Two articles on New York Times last week set China’s Grandpa Wen along with China’s leader group in an embarrassing situation. The first one is entitled ‘China’s Leader Encourages Criticism of Government’ which is proposing raising more questioning voice from the public towards government administration and public issues. Ironically, just on the following day, another article was published with a headline of ‘Chinese Journalist Who Defied the Censors and Wrote about Corruption is fired’. It seems that China’s leader group is showing an attitude to encourage Chinese citizens to speak out as well as a willingness to hear their opinions, but in the manner of doing that, the outcome is completely self-contradictory.
Last week, the 68-year-old Prime Minister Wen Jiabao made a bold statement: he appeared at the nation’s top petition bureau in Beijing, where people go to file grievances, and encouraged citizens to criticize the government and press their cases for justice.
“We are the people’s government, and our power is vested upon us by the people,” the prime minister said during the visit, according to state-run news media. “We should use the power in our hands to serve the interest of the people, helping them to tackle difficulties in a responsible way.”
Dramatically, only one day after the statement, Chang Ping, a prominent newspaper columnist, who challenged government censors by writing about corruption and political reform, was dismissed by the Southern Daily Group, publisher of some of the country’s best-known newspapers. He was urged to leave the position because his bosses were “under pressure” from government propaganda authorities and only his absence would help SDG avoid the following consequences.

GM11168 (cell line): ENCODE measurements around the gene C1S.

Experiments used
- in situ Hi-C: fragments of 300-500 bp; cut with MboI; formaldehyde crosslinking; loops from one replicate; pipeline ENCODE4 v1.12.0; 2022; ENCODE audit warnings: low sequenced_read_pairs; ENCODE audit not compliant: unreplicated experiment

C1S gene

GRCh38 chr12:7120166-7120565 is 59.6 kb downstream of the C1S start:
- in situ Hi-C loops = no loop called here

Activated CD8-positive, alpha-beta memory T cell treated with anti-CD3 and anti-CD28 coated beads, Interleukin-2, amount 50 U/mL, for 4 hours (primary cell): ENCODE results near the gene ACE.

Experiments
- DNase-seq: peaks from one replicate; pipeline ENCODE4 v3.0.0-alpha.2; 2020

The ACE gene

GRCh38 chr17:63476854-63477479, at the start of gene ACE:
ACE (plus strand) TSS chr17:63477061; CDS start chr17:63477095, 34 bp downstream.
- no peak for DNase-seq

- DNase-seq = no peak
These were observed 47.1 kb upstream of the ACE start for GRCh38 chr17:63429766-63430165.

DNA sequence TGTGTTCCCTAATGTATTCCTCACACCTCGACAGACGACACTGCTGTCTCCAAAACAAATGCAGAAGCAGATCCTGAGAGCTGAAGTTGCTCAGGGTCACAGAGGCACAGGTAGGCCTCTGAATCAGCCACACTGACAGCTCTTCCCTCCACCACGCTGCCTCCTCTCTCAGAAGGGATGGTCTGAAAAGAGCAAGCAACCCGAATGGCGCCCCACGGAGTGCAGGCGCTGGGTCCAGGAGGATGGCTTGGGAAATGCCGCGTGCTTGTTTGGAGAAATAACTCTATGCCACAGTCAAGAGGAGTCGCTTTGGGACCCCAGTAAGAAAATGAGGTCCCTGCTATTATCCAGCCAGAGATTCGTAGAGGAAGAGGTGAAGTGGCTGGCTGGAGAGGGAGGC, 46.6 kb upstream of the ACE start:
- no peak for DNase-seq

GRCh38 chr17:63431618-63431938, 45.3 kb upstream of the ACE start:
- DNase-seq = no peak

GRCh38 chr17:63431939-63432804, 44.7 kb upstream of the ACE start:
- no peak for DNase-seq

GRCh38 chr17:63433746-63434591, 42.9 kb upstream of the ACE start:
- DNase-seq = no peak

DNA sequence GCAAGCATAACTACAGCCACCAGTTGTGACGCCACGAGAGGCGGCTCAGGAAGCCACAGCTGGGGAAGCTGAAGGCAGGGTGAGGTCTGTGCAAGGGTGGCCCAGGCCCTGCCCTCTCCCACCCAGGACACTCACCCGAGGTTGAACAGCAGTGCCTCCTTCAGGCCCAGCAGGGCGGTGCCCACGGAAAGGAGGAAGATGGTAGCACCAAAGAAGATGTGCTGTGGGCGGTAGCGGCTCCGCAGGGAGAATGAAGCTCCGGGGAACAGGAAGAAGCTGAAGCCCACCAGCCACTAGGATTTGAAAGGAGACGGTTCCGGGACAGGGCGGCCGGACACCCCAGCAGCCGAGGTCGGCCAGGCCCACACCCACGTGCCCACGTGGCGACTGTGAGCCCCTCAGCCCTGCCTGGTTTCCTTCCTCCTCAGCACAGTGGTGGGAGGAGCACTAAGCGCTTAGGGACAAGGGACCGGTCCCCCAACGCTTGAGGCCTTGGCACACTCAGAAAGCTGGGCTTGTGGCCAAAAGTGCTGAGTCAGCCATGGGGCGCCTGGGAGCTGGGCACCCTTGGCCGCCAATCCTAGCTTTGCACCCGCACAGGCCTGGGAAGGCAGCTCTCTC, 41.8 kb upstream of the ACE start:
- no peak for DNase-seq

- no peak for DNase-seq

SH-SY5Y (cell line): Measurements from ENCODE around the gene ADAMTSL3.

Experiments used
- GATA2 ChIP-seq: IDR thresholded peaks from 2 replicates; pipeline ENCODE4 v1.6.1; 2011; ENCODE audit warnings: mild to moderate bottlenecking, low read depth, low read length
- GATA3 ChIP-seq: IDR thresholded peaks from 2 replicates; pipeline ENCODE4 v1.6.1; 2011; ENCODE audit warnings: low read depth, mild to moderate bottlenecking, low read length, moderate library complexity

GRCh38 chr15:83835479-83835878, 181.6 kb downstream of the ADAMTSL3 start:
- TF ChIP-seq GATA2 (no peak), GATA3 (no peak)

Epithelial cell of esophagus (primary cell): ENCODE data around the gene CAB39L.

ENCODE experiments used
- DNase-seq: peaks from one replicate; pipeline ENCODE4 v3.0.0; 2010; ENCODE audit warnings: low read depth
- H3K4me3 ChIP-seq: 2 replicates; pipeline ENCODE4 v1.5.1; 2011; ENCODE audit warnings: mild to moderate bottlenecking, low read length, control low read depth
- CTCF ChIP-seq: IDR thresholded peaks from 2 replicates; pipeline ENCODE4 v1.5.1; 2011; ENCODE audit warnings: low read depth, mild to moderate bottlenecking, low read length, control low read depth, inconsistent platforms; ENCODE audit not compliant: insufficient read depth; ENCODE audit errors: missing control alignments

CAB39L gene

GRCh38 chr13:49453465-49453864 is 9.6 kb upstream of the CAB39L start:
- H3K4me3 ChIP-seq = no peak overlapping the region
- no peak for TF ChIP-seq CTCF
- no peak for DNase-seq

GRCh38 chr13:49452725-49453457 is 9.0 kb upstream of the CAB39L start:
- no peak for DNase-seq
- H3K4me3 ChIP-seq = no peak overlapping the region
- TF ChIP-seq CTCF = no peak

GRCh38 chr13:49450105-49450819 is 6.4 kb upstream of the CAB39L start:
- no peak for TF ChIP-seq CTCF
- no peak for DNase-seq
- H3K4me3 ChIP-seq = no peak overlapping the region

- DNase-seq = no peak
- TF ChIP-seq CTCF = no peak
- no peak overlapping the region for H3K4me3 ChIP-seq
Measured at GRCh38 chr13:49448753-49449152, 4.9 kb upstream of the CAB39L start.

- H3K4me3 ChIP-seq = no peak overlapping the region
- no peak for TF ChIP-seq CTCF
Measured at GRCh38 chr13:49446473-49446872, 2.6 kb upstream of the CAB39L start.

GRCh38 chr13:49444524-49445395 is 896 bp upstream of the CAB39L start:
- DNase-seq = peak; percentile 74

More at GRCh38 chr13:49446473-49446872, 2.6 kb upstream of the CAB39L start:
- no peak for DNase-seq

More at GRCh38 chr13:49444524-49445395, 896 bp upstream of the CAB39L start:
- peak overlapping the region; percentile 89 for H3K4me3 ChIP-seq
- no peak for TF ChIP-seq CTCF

Since Mr.Wen and his government declared its effective measures in easing the housing price which proved to be a failure after 40 percent increase, tight control on the ‘Consumer Price Index’ which has consistently raising 4.4% per month also appeared useless. He failed to achieve that what he promised and this time seems not to be an exceptional either. He might have to eat his words again, which is not unusual in China.
Since P.R.C has been founded in 1949, Chinese people have been suffering from a lack of freedom of speech in a rather long time. This situation went even worse when the Culture Revolution began in 1966. Though the Culture Revolution has come to an end thirty five years ago, the fear of political pressure is still deeply rooted in almost every Chinese people’s mind. Date back to 1989, we are aware that Chinese people have fight for free speech, but due to various political and secure reasons, freedom of speech still sound like a fairy tale in China as the Communists thought some purposed and manipulated speeches would potentially jeopardize the welfare of society and people. Out of the concerns for coping with the irrational mobs and difficulties in differentiating them, restrictions are generally applied into legal and public media system for individuals to benefit from their basic rights in China.
Nonetheless, Mr. Wen’s statement is at least a signal showing that China’s leaders are making efforts towards “building a government of the people, by the people, for the people.” Although we know it probably would be another ‘much has been said and little done’, we have had enough, and so do him?